And this is what happens over and over, every day, in our lives. Movie advertising that tells us to see "The movie of the decade." Book jackets that exclaim "The best novel you'll ever read." Packages that scream "New and Improved." Both. Like something can be both new and improved.

Hollywood is continually stunned when a little independent film makes a ton of money at the box office. But if you think about it, what's happening is that that little independent film might actually be no better than just okay, but simply can't afford to buy favorable reviews and a huge marketing campaign. Without any hype, there's no expectation. When there's no expectation, there's no disappointment. People who see the film tell their friends. And suddenly, word of mouth is accomplishing what a $200 million ad budget can't.

I know what you're thinking. You're thinking, "But Brian, you have to get people into the theater in the first place. How do you do that without making an over promise of some kind?"

There is a way. Back when I was learning how to be a copywriter, we called it creativity.

Or, to come full circle, don't just follow the recipe. Figure out how to improve it.

Tuesday, November 1, 2011

It's beginning to look a lot like Christmas. Already.

I just made a phone call and heard a Christmas carol while I was on hold. 
On November 1st. 
Remember when we used to complain because the Christmas music would start on Thanksgiving?

Back when I was your age, it was different. Sure, people got into the holiday spirit a month before Christmas. And it was annoying as all hell. But where it came from was giddy anticipatoin. 

But it’s not holiday spirit. Not anymore. Now it’s about sales. Our consumption-obsessed society is addicted to a certain level of commerce, and like a junkie who needs a fix, we’ll lie to ourselves if we think it’ll help us get it. 
That means for the next 55 days, expect to be bombarded by Christmas carols, Christmas sales, Christmas promotions, Christmas decorations, Christmas everything –– coming at us relentlessly from every direction in a desperate attempt to turn another shitty year around.

It's not going to work. I know, the recession officially ended in June of 2009, but I’m willing to go out on a limb here and predict that the holiday shopping season isn’t going to break any records. 
And you know what that means.
Starting December 26th, the Valentine’s Day frenzy begins. 

Monday, October 24, 2011

I couldn't have said it better myself. But that's not going to stop me from trying.

My friend Rich Siegel –– one of the funniest guys in advertising –– writes a blog called Round 17. A couple of weeks ago, he did a post about an issue people in advertising face constantly, but rarely manage successfully: Idiotic requirements that solve the wrong problem.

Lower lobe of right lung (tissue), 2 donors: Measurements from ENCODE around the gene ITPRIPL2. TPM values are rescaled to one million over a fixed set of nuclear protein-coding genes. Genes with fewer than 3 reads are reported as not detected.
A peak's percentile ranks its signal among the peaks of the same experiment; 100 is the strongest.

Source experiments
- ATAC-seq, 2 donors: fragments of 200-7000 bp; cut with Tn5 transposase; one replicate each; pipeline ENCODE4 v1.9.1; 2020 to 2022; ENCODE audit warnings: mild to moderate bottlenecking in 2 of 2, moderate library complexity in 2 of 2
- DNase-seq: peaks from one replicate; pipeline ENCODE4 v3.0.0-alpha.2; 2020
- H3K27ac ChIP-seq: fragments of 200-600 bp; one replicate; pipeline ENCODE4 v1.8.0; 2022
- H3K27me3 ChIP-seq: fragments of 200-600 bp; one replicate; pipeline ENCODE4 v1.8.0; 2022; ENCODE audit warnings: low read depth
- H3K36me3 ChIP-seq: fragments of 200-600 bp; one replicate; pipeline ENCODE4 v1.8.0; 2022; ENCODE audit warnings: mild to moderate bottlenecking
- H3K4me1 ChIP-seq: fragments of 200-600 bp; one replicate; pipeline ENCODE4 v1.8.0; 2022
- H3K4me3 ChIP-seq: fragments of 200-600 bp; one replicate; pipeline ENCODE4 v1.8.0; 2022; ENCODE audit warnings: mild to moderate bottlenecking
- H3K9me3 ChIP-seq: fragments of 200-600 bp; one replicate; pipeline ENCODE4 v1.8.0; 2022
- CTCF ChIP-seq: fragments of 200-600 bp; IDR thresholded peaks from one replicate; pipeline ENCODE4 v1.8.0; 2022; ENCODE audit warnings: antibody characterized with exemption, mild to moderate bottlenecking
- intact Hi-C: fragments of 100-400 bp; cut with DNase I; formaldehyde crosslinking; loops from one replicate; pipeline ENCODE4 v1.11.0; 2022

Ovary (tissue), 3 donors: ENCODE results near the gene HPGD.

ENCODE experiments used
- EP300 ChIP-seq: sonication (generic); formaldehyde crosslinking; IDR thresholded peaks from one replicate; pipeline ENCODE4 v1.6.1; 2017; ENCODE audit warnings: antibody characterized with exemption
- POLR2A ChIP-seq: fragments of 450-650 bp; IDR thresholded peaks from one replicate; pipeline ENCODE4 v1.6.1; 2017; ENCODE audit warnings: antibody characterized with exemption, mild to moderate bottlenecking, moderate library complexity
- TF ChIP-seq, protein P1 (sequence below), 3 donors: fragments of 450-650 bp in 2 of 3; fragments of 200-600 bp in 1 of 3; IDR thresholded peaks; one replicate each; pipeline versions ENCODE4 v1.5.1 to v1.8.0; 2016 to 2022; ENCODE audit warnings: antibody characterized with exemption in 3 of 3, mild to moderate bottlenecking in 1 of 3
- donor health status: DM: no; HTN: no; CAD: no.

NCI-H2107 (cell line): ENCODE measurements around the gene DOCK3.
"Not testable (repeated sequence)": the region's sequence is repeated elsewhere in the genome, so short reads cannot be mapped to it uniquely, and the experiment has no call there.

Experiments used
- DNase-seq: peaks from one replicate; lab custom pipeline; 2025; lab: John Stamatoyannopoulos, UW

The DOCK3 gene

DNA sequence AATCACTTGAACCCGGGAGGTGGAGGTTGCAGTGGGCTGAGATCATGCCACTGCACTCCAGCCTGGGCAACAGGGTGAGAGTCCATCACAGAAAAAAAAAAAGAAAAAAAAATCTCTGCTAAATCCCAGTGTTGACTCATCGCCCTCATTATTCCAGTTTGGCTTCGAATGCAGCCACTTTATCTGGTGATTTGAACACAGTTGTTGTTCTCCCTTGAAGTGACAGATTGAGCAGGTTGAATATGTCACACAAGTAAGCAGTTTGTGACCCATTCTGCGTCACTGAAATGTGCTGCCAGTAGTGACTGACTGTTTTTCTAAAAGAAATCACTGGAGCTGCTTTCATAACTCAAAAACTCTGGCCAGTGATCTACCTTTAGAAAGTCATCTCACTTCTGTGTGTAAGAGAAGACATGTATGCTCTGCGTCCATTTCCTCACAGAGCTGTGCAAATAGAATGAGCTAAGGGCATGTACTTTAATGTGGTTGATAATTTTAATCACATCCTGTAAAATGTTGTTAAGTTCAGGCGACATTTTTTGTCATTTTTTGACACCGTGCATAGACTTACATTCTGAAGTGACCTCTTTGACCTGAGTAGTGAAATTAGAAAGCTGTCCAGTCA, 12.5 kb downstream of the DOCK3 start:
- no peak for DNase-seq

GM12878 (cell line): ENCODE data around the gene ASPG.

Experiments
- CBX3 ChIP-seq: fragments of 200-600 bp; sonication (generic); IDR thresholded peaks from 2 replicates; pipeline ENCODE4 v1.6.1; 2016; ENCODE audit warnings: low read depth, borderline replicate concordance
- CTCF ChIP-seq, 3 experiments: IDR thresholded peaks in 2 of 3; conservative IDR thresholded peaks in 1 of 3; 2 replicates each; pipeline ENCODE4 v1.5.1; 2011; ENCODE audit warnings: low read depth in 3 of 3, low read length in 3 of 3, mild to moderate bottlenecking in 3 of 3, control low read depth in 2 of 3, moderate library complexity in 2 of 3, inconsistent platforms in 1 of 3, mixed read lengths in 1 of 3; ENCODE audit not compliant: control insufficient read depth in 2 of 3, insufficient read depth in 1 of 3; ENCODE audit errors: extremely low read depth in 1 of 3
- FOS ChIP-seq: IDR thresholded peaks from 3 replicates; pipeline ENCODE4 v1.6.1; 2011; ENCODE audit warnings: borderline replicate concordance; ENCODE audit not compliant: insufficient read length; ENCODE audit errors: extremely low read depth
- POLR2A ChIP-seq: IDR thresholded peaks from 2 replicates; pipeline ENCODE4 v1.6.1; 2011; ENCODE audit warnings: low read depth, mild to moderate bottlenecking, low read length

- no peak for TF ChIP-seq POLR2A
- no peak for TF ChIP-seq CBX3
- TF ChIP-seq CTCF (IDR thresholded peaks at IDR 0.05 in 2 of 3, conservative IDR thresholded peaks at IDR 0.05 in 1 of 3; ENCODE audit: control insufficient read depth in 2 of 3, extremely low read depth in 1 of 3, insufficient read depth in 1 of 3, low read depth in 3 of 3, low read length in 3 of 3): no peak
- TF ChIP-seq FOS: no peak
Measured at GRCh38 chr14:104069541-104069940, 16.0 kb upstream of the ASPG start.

I'm going to quote his entire post here because it's about not being treated like a professional and for me to edit, paraphrase, or sum up what he wrote would make me guilty of exactly what he decries. 

Rich? Take it away.

Last week I ran into my old partner at temple. I didn't recognize him at first because I didn't know he was a member of my congregation and also because there are business colleagues I only associate with business. It's a matter of context.

In any case, he's now some bigwig with one of the holding companies. No need for names because, well, I don't need to give anyone a reason to blacklist my name for any future assignments. I'm sure I'm persona non-grata in plenty of places, thank you very much.

Years ago I was working on a freelance assignment at this unnamed agency. The art director and I presented a bunch of concepts to the previous Creative Director. He liked many of them but selected three for further development. Then he told us that the agency had been very successful beta-testing a new software program called Alpha One which tested creative ideas for efficiency and message resonance.

"Really?" I said.

"Really." He replied.

So, he added, can you go back and rewrite these ideas and mention the client's name within the first 7 seconds of the commercial?

"You're shitting me, right? I said.

"Not shitting you." He replied.

Adding, it would be better if you could mention the client name in the first 5 seconds.

It's funny how little we have learned from Steve Jobs, the greatest marketing visionary to ever wear a client hat. Imagine if the "1984" spot had been put to the Alpha One test. We wouldn't be talking about it. Same thing for the Apple's 1998 "Think Different" campaign. In fact, the same applies to every commercial that has ever made its way into your memory vault.

Had I a set of balls and not a looming mortgage/car/tuition/insurance payment due I would have simply followed the Creative Director's logic to its logical conclusion and brought him back an
Alpha One-friendly script like:

Open on art card of (Client's name).

Cut to a man and woman talking at a restaurant.

MAN: Client's name client's name client's name?

WOMAN: Client's name!

MAN: Client's name client's name client's name Client's name client's name client's name Client's name client's name client's name.

WOMAN: Client's name.

SUPER: Client's name.

Cut to plane dragging a banner across the sky.

BANNER: Client's name.